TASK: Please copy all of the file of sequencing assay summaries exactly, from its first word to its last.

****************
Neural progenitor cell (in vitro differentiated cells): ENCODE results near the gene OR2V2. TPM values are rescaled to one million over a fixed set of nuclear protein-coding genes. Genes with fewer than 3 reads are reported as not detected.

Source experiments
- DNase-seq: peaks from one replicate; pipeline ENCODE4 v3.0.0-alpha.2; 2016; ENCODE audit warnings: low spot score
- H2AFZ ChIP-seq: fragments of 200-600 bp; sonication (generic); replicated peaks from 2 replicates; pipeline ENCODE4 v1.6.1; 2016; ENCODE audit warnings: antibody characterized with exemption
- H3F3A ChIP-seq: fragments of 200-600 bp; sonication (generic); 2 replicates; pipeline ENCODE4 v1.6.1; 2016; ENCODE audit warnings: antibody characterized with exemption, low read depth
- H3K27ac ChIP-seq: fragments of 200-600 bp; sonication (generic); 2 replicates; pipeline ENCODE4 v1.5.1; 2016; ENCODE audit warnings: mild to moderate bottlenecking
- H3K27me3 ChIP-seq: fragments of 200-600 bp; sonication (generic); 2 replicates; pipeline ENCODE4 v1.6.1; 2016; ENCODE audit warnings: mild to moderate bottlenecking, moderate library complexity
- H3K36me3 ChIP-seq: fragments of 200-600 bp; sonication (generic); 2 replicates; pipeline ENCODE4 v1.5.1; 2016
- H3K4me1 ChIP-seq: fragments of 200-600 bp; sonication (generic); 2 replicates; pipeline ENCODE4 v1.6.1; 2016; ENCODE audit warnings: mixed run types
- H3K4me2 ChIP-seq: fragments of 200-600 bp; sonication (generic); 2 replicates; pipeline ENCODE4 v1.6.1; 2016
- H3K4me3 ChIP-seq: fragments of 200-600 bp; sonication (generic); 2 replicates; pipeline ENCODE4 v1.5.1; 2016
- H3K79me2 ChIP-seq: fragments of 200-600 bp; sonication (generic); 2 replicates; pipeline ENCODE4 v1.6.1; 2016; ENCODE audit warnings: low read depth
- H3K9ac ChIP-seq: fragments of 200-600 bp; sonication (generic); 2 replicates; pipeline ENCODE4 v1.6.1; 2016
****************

Neural progenitor cell (in vitro differentiated cells): ENCODE results near the gene OR2V2. TPM values are rescaled to one million over a fixed set of nuclear protein-coding genes. Genes with fewer than 3 reads are reported as not detected.

Source experiments
- DNase-seq: peaks from one replicate; pipeline ENCODE4 v3.0.0-alpha.2; 2016; ENCODE audit warnings: low spot score
- H2AFZ ChIP-seq: fragments of 200-600 bp; sonication (generic); replicated peaks from 2 replicates; pipeline ENCODE4 v1.6.1; 2016; ENCODE audit warnings: antibody characterized with exemption
- H3F3A ChIP-seq: fragments of 200-600 bp; sonication (generic); 2 replicates; pipeline ENCODE4 v1.6.1; 2016; ENCODE audit warnings: antibody characterized with exemption, low read depth
- H3K27ac ChIP-seq: fragments of 200-600 bp; sonication (generic); 2 replicates; pipeline ENCODE4 v1.5.1; 2016; ENCODE audit warnings: mild to moderate bottlenecking
- H3K27me3 ChIP-seq: fragments of 200-600 bp; sonication (generic); 2 replicates; pipeline ENCODE4 v1.6.1; 2016; ENCODE audit warnings: mild to moderate bottlenecking, moderate library complexity
- H3K36me3 ChIP-seq: fragments of 200-600 bp; sonication (generic); 2 replicates; pipeline ENCODE4 v1.5.1; 2016
- H3K4me1 ChIP-seq: fragments of 200-600 bp; sonication (generic); 2 replicates; pipeline ENCODE4 v1.6.1; 2016; ENCODE audit warnings: mixed run types
- H3K4me2 ChIP-seq: fragments of 200-600 bp; sonication (generic); 2 replicates; pipeline ENCODE4 v1.6.1; 2016
- H3K4me3 ChIP-seq: fragments of 200-600 bp; sonication (generic); 2 replicates; pipeline ENCODE4 v1.5.1; 2016
- H3K79me2 ChIP-seq: fragments of 200-600 bp; sonication (generic); 2 replicates; pipeline ENCODE4 v1.6.1; 2016; ENCODE audit warnings: low read depth
- H3K9ac ChIP-seq: fragments of 200-600 bp; sonication (generic); 2 replicates; pipeline ENCODE4 v1.6.1; 2016